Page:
Is Self-Care Selfish?
If you are a well-intentioned person who finds themselves saying “yes” far too frequently when you don’t mean it, this article is for you. Most of us are conflict-averse, meaning we do our best to stay out of arguments. Most of us are also taught from an early age that selfishness is a bad thing. We equate selfishness with saying no. How often have you heard or said: “Quit being selfish”? It is important we teach children compassion, empathy, and sacrifice. These traits are glue in adult relationships. But when there is no balancing thought, such as, you must always take good care of yourself, we grow up believing that we should put ourselves last. As a result, we enter adulthood programmed to put ourselves last, say yes to almost anything, and avoid – *gasp* – arguments.
Clients ask for help when they notice they are overcommitted, overspent, and resentful as a result of not being able to set boundaries and tackle disagreement confidently. Though therapy can offer useful tools for handling conflict, communicating assertively, and saying no, clients stumble because they are afraid that being more concerned about their own welfare than others is against the rules. It translates to being a bad person. Setting boundaries, standing firm, and saying no elicits guilt and shame.
In this article, I talk about how self-care fills your cup. A cup that is full has much to share, whereas an empty vessel is plain out of the good stuff. Your happiness matters. It is from a stance of self-love, inner calm, and happiness that you can be of most use to the world and people around you. Keeping your cup full prevents a drought; the onset of anxiety and depression. Protecting your body and soul from the insults of stress makes it more likely the you that presents to the world is well rested and rooted. Let’s talk about how to balance a life where you Do No Harm but also maintain good personal and relational boundaries.
What is the difference between self-care and selfishness?
Setting good boundaries so that you can stay well and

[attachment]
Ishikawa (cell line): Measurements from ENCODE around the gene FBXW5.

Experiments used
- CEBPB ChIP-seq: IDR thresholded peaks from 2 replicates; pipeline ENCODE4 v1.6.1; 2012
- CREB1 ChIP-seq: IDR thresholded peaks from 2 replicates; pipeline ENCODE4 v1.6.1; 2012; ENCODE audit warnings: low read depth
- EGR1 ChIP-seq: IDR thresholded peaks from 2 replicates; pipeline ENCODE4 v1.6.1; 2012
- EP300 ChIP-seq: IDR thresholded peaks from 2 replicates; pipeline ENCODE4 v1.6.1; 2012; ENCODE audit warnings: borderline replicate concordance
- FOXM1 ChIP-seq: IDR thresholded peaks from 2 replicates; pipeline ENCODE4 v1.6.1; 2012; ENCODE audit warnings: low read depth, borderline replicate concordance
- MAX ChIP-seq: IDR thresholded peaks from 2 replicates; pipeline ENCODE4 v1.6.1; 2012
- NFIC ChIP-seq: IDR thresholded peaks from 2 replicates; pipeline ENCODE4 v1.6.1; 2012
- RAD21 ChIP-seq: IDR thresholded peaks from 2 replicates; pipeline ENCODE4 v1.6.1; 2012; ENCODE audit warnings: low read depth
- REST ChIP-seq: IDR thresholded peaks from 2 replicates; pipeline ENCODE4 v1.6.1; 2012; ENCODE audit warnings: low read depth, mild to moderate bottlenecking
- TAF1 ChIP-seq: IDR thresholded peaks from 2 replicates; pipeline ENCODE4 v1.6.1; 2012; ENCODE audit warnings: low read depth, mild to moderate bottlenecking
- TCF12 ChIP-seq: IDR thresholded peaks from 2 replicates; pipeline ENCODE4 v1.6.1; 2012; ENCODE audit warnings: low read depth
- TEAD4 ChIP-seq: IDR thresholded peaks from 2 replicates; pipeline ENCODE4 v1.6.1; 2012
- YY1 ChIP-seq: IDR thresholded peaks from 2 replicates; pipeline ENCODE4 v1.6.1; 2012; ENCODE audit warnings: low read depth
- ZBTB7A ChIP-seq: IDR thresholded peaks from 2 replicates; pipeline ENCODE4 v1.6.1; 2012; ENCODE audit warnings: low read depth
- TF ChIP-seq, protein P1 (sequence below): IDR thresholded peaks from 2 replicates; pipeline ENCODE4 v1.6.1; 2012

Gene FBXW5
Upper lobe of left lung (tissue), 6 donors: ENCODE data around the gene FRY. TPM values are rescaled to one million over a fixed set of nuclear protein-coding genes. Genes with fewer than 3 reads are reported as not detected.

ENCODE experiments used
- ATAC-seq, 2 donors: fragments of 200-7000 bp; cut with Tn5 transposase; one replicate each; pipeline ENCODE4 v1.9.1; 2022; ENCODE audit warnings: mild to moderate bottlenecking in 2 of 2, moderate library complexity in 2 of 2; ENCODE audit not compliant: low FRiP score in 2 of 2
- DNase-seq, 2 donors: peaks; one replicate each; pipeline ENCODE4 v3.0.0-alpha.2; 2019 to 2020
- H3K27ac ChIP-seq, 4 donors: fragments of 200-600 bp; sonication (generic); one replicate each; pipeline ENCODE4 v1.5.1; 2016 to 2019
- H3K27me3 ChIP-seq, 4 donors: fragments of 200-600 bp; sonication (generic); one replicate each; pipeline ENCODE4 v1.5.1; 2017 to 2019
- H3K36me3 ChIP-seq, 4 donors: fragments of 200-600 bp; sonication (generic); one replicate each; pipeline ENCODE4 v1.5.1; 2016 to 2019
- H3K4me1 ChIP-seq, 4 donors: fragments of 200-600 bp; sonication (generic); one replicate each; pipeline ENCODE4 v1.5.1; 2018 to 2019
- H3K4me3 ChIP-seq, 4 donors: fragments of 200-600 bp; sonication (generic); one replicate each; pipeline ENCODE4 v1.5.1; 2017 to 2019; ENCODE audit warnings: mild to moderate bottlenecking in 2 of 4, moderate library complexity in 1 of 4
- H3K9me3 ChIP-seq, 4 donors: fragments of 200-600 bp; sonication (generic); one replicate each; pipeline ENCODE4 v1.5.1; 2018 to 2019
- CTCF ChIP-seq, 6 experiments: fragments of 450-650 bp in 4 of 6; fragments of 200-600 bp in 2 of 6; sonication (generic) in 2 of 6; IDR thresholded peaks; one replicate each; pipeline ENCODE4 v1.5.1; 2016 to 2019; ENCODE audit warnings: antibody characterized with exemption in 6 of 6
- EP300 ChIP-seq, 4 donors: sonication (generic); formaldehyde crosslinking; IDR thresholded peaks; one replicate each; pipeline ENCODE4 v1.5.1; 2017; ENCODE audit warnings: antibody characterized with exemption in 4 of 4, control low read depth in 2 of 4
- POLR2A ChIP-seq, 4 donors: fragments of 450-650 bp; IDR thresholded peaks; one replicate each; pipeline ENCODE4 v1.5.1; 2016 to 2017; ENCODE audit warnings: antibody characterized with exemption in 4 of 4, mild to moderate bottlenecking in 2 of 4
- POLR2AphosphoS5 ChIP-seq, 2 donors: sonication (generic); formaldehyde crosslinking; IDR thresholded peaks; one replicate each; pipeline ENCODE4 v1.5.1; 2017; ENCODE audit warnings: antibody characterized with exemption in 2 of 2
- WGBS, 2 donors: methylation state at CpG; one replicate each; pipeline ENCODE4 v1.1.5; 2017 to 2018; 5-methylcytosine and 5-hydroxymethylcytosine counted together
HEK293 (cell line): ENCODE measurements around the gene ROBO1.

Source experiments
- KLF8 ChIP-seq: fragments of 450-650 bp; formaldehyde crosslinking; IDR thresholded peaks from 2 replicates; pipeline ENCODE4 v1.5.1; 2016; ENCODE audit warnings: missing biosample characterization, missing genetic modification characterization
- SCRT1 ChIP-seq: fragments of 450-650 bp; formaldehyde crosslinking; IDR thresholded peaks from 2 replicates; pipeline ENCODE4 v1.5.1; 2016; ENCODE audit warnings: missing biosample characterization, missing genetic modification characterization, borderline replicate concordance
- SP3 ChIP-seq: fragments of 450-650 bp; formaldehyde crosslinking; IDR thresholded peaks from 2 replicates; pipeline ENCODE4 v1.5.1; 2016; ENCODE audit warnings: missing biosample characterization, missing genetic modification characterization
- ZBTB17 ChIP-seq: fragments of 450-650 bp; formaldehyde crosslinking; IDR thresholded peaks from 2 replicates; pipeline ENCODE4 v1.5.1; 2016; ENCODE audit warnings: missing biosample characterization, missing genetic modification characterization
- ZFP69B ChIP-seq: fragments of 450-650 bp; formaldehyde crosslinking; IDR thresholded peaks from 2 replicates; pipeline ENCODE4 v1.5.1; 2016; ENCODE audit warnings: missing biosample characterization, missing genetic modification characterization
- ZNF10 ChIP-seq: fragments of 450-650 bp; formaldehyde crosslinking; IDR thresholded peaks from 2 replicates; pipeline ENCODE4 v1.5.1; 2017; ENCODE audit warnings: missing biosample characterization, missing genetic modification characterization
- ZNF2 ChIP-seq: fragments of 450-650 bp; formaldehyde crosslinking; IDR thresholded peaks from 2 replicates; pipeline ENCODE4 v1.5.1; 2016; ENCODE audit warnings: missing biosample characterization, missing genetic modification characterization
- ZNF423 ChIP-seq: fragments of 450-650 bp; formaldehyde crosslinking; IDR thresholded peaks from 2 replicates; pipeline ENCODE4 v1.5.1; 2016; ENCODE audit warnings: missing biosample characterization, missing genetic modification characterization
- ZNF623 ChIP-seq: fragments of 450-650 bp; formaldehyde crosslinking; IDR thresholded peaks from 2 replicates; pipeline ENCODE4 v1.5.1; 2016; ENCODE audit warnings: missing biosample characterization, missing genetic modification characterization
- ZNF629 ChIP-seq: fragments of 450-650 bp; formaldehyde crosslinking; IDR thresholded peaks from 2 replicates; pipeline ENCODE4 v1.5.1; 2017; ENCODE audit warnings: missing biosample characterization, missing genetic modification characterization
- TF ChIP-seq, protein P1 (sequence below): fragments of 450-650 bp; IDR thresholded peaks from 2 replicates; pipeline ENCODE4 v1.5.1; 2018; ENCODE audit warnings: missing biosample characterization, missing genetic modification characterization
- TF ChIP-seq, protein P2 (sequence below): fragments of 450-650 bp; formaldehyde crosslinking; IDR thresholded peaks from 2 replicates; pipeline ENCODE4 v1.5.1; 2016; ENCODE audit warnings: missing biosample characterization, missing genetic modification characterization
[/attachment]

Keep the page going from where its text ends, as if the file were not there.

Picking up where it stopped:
People who are selfish do not consider the needs of others and may even consistently violate others rights. If you consider the needs of others when making decisions, if you respect others rights and opinions, if you can empathize with what others are going through, you’re not selfish.
Holding yourself in high regard is not the same as being narcissistic. Thinking highly of yourself is one hallmark of robust self-esteem and good mental health. When you hold yourself in high regard you recognize your strengths but you also have the humility to recognize your weaknesses.
I’m confused. Isn’t self-sacrifice a spiritual goal?
When you start to put yourself first, you have to deal with guilt. It takes practice to deal with the guilt that’s a result of boundary setting. It takes practice to manage the thoughts. Experiencing guilt emotionally and in your thinking does not mean you’re doing a bad thing by taking care of yourself.
When you set good boundaries you are re-calibrating for a life you can function the best in. By saying “I need ____ to do well and feel good”, you begin to understand how to shape your self-care. When you function at your best you can contribute more and live squarely and fully in your purpose. This is when you can be most inspiring. Setting boundaries
Others might not always understand why you need to do something to take care of yourself. The important thing is that you’re in touch with why this matters for you.
Self-sacrifice can be a form of self-abuse, if not applied in moderation. Self-sacrifice is seen by some as a desirable spiritual path and a character trait of the highest order. I do not know of any religious reference that says you must abandon your health, joy, family, and sanity to put others first. You can sacrifice for the ‘greater good’ sometimes. You can do this wisely and in a measured way. You must never sacrifice your integrity. You may be an accidental hero, someone who goes above and beyond on an occasion, but this is different from living a life with consistently poor boundaries that
What if people get mad when I set boundaries or take care of myself?
Most of us strive to be kind. Most of us want to avoid conflict because it causes anxiety. It is impossible to live and maintain relationships where no one ever gets mad. I have a pet peeve with the word ‘nice’ because we often strive to be nice, rather than being clear, principled, good, or just. Being nice is superficial if what is underneath is an iceberg of resentment. When you make wise decisions with patience, care, and reflection, and communicate those decisions with love, you may be caught off guard when some people are still offended and angry. This demonstrates that we cannot always avoid making someone angry.
Final words on self-care
Do your best to be a good person, to understand your own needs, to not cause intentional harm, and to model forgiveness and humility. Care first and foremost for you, and from that
“Yesterday I was clever, so I wanted to change the world. Today I am wise, so I am changing myself.” ~ Rumi